Name: Patrick L. Mathews
Location: Dallas, TX
What kind of work were you doing before litigation support found you?
I started my career as a paralegal back in the early 90’s. I originally started working for a government agency indexing documents into database systems. At this time scanning was somewhat cost prohibitive so we were performing full objective and subjective coding for paper collections. In fact, at the Dept of Insurance we were located out in a massive warehouse to be close to the documents. Attorneys would run searches on our database and provide us with printouts on reams of fan-fold, sprocket-fed computer paper. We would then take the printouts, head out into the warehouse and pull the physical boxes to find each document. Then we would make a photocopy of the document, return the original back to its proper box, and finally collate the documents into binders. Eventually I moved to Dallas and started working in major law firms; however, case management in these law firms for many of the cases was still a mostly manual process.
How did you get the opportunity to join the litigation support community?
I was working as a paralegal at what is now Locke Lord and over the years there ended up being assigned to most of the large, document intensive cases which utilized automated litigation. The majority of the senior paralegals running these large cases at that time were much older having spent most of their careers before the advent of the personal computer. I quickly became the “go to” paralegal for anything database related: running searches, creating reports, creating witness notebooks, etc.
I was fortunate at that time because Locke was one of only a handful of firms in Dallas which had a Litigation Support department. Duane Lites, who was the Director of Litigation Support at that time, approached me to move from being a paralegal and join his department. It was an awesome opportunity to work for and be mentored by one of the early experts in our field.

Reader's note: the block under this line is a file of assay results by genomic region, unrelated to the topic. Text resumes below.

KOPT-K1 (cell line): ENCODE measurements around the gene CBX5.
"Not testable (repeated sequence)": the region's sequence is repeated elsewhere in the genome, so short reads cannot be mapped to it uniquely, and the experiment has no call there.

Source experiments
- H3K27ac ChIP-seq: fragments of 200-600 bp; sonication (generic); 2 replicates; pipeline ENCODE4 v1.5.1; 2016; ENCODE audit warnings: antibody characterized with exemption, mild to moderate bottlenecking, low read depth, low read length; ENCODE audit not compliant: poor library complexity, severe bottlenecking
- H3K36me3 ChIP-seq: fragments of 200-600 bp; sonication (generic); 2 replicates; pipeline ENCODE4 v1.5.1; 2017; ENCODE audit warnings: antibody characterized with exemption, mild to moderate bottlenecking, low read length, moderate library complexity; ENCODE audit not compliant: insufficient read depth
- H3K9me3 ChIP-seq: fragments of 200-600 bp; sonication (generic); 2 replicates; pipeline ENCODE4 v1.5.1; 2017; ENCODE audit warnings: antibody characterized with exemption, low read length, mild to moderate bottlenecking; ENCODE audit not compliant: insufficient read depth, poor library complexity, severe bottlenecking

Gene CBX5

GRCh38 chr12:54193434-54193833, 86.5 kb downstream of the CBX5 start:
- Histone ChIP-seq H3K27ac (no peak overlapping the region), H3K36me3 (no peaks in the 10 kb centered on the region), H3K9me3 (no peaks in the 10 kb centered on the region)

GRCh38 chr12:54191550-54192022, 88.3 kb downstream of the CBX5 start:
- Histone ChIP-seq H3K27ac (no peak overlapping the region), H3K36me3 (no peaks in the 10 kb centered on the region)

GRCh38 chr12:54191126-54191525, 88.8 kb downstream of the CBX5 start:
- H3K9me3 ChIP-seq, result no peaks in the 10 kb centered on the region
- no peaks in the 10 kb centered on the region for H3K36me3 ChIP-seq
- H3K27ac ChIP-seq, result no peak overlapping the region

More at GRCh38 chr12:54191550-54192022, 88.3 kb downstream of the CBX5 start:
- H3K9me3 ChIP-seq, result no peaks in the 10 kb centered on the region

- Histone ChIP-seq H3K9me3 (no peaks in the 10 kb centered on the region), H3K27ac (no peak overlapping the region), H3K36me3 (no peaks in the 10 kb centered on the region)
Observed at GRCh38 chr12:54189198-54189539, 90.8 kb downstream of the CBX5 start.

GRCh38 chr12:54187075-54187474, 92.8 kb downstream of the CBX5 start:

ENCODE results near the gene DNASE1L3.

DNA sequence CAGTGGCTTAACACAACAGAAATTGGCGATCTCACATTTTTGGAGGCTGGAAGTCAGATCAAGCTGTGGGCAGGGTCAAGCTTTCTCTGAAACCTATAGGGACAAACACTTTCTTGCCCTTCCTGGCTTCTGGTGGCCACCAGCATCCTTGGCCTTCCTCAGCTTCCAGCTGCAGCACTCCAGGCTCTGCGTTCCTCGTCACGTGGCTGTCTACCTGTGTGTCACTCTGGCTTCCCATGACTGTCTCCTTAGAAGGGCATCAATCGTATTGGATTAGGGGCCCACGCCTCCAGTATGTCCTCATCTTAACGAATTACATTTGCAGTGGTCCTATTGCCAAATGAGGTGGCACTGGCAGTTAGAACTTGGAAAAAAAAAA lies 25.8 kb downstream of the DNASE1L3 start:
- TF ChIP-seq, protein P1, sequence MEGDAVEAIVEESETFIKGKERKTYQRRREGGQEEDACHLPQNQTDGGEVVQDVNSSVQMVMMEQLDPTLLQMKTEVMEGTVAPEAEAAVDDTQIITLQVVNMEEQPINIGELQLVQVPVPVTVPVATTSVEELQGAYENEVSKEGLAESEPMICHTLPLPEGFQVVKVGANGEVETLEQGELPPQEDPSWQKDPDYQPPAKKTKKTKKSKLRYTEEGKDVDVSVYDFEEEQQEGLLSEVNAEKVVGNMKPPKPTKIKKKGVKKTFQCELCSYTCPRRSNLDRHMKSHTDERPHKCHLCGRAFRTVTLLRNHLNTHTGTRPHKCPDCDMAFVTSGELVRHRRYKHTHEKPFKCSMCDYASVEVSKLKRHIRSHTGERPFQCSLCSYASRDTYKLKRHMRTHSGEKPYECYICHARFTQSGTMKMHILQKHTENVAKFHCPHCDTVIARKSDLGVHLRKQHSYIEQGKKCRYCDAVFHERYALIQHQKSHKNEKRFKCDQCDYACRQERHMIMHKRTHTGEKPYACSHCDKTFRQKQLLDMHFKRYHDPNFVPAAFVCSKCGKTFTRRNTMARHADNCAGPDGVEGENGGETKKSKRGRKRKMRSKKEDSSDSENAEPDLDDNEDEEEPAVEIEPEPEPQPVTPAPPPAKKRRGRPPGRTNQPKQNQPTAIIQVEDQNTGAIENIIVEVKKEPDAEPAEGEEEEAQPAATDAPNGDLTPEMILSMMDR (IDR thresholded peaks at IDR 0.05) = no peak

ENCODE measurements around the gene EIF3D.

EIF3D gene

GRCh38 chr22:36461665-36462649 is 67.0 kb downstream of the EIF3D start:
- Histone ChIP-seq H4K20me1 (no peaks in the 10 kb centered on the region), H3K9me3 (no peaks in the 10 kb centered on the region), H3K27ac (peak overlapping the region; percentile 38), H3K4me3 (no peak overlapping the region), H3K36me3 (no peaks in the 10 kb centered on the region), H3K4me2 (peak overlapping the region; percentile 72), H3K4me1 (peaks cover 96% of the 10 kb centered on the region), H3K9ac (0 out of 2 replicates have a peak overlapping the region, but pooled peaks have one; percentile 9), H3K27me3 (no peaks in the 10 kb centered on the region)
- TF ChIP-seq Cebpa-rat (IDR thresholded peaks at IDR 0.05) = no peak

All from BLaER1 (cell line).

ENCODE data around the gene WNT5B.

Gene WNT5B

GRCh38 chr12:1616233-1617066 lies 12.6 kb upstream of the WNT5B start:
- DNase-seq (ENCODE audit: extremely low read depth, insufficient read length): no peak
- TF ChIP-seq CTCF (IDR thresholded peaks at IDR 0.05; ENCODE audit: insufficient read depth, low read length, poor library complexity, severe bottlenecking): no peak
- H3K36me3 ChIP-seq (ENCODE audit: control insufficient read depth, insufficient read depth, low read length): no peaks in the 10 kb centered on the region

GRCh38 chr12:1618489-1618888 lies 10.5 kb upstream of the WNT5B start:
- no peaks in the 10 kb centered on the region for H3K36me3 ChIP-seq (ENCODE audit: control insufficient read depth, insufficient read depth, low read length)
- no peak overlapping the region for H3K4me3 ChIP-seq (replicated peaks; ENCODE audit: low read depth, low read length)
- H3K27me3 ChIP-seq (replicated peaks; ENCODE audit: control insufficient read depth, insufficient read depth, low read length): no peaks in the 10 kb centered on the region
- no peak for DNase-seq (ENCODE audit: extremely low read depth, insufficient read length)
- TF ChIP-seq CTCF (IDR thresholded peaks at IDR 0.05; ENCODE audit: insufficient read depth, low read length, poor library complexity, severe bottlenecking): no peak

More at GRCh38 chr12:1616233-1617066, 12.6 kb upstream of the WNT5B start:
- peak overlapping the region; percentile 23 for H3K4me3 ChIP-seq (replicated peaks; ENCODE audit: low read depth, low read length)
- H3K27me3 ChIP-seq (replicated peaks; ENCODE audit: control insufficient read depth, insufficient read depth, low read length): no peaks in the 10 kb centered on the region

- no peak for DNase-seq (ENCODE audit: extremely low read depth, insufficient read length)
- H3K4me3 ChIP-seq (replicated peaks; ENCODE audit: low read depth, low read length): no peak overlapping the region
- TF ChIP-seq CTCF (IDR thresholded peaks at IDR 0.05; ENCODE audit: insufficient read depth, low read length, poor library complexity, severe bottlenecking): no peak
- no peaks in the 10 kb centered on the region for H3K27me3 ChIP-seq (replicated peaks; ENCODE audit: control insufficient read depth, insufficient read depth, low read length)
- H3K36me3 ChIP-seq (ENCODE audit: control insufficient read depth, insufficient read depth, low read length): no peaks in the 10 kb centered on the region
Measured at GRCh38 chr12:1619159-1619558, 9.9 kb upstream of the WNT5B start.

When did you realize that this career would be a good fit for you?
Even when I worked as a paralegal, I was always drawn to the computer. When I first started and was indexing documents into Summation DOS eight hours a day, I would still go home and spend even more hours in front of a computer teaching myself about relational databases and self-studying visual basic, java…basically anything that I could get my hands on. Being able to mesh my love of working in the legal field with my love of all things technical was my “dream job” come true.
Do you prefer to be out in front and working with the clients or behind the scenes working with the technologies?
Honestly, I love being behind the scenes working solitarily on a project. I especially love the challenge of a problem and trying to determine a way to programmatically perform a task that would be prohibitively time consuming otherwise. That being said, I’ve learned (at times reluctantly) that my true talent is project management and working with people.
Is there an area of litigation support that had a steep learning curve for you?
I think my greatest challenge has been my transition to the vendor side of the industry. My whole career has been in legal departments and law firms until a few years ago. It takes a special temperament to work in a legal environment. Hours can be extremely long. Personalities tend to be very strong. Moving to the vendor side has proven to be a very different environment and is definitely a learning experience. Whichever side of the coin you choose though, I do think that it is valuable to have experience on both sides.
What do you consider to be one of the coolest things about working in litigation support?
I’ve watched this profession grow over the last 20 plus years, and it is probably more exciting now than when I started. There are so many opportunities and directions you can take your career. For those of us who like constant challenges, you can be a “Jack of all trades” continually learning new and diverse skills. Conversely, you can concentrate on one area of specialization such as trial support or electronic discovery consulting and have a fruitful and profitable career.
Which types of employers have you had while working in litigation support?
- Law Firm
- In-House Legal Department
- Service Provider
Litigation Support is a well-paying career. How much has your salary increased since joining the litigation support community?
$50,000 – $70,000
How many years have you been working in Litigation Support?
Care to share any words of encouragement or advice?
For the newbie trying to break into this profession, I would suggest working at any job possible at a law firm or vendor. Get your foot in the door. Once you’re in the door, volunteer for any job that you can. I am in no way diminishing structured educational programs, but real life experience will give you a practical context for what you will learn in those classes. Finally, and most importantly, find a mentor. A mentor can offer three invaluable commodities: experience, perspective, and encouragement.